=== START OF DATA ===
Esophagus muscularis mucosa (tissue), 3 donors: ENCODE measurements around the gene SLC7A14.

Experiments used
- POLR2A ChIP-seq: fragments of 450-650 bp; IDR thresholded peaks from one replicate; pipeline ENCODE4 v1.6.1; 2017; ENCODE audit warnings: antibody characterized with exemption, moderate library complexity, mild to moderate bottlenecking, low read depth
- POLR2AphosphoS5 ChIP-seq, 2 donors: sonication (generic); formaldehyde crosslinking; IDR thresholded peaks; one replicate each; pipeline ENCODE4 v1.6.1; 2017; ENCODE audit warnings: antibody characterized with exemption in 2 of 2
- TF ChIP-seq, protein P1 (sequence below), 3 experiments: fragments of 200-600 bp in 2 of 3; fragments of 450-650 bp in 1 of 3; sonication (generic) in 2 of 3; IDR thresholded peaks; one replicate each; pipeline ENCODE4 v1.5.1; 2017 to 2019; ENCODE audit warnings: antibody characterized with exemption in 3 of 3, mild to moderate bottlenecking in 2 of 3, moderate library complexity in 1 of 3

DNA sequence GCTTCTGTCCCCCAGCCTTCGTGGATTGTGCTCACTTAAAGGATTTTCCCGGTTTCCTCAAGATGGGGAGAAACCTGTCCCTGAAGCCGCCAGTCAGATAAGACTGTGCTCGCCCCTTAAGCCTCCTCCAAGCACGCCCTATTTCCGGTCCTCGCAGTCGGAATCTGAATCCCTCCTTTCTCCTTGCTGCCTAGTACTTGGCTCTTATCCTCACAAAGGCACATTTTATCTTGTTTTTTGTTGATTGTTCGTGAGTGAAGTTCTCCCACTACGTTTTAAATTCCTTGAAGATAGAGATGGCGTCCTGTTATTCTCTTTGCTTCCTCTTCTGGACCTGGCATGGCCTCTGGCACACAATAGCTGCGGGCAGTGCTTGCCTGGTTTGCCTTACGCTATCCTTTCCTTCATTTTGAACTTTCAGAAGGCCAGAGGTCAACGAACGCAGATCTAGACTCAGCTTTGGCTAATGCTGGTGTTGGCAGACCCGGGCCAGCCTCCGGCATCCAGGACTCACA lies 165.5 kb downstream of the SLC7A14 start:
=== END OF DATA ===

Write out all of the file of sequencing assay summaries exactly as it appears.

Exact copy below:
Esophagus muscularis mucosa (tissue), 3 donors: ENCODE measurements around the gene SLC7A14.

Experiments used
- POLR2A ChIP-seq: fragments of 450-650 bp; IDR thresholded peaks from one replicate; pipeline ENCODE4 v1.6.1; 2017; ENCODE audit warnings: antibody characterized with exemption, moderate library complexity, mild to moderate bottlenecking, low read depth
- POLR2AphosphoS5 ChIP-seq, 2 donors: sonication (generic); formaldehyde crosslinking; IDR thresholded peaks; one replicate each; pipeline ENCODE4 v1.6.1; 2017; ENCODE audit warnings: antibody characterized with exemption in 2 of 2
- TF ChIP-seq, protein P1 (sequence below), 3 experiments: fragments of 200-600 bp in 2 of 3; fragments of 450-650 bp in 1 of 3; sonication (generic) in 2 of 3; IDR thresholded peaks; one replicate each; pipeline ENCODE4 v1.5.1; 2017 to 2019; ENCODE audit warnings: antibody characterized with exemption in 3 of 3, mild to moderate bottlenecking in 2 of 3, moderate library complexity in 1 of 3

DNA sequence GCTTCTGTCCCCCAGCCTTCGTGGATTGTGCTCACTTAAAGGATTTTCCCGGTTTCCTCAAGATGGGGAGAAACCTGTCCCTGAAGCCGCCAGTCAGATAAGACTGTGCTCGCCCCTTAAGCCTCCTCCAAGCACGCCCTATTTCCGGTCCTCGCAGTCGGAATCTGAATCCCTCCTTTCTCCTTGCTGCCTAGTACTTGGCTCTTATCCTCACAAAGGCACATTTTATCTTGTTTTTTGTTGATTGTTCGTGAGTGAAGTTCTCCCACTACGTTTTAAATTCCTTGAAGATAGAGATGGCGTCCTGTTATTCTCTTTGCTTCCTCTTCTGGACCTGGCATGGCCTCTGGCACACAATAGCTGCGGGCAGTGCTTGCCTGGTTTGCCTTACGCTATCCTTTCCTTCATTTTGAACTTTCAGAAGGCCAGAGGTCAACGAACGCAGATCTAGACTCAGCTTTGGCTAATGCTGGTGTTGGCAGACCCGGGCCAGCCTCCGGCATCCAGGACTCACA lies 165.5 kb downstream of the SLC7A14 start: